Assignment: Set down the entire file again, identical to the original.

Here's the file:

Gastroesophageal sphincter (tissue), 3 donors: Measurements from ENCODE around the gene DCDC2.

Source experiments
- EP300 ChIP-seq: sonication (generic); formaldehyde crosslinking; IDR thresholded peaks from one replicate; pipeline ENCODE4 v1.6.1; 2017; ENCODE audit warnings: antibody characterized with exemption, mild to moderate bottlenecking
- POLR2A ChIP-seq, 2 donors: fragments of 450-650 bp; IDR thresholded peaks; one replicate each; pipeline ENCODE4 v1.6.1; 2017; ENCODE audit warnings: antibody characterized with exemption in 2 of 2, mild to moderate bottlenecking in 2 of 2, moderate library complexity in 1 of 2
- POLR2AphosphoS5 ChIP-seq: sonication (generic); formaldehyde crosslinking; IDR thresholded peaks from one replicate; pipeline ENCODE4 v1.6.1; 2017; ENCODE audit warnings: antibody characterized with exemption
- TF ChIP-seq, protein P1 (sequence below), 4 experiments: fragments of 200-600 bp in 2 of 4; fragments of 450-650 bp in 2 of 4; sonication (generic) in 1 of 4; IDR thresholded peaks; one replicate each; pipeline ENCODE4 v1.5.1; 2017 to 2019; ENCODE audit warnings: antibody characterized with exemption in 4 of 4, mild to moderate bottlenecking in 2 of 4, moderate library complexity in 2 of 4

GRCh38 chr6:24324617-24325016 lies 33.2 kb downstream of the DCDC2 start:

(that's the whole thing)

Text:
Gastroesophageal sphincter (tissue), 3 donors: Measurements from ENCODE around the gene DCDC2.

Source experiments
- EP300 ChIP-seq: sonication (generic); formaldehyde crosslinking; IDR thresholded peaks from one replicate; pipeline ENCODE4 v1.6.1; 2017; ENCODE audit warnings: antibody characterized with exemption, mild to moderate bottlenecking
- POLR2A ChIP-seq, 2 donors: fragments of 450-650 bp; IDR thresholded peaks; one replicate each; pipeline ENCODE4 v1.6.1; 2017; ENCODE audit warnings: antibody characterized with exemption in 2 of 2, mild to moderate bottlenecking in 2 of 2, moderate library complexity in 1 of 2
- POLR2AphosphoS5 ChIP-seq: sonication (generic); formaldehyde crosslinking; IDR thresholded peaks from one replicate; pipeline ENCODE4 v1.6.1; 2017; ENCODE audit warnings: antibody characterized with exemption
- TF ChIP-seq, protein P1 (sequence below), 4 experiments: fragments of 200-600 bp in 2 of 4; fragments of 450-650 bp in 2 of 4; sonication (generic) in 1 of 4; IDR thresholded peaks; one replicate each; pipeline ENCODE4 v1.5.1; 2017 to 2019; ENCODE audit warnings: antibody characterized with exemption in 4 of 4, mild to moderate bottlenecking in 2 of 4, moderate library complexity in 2 of 4

GRCh38 chr6:24324617-24325016 lies 33.2 kb downstream of the DCDC2 start: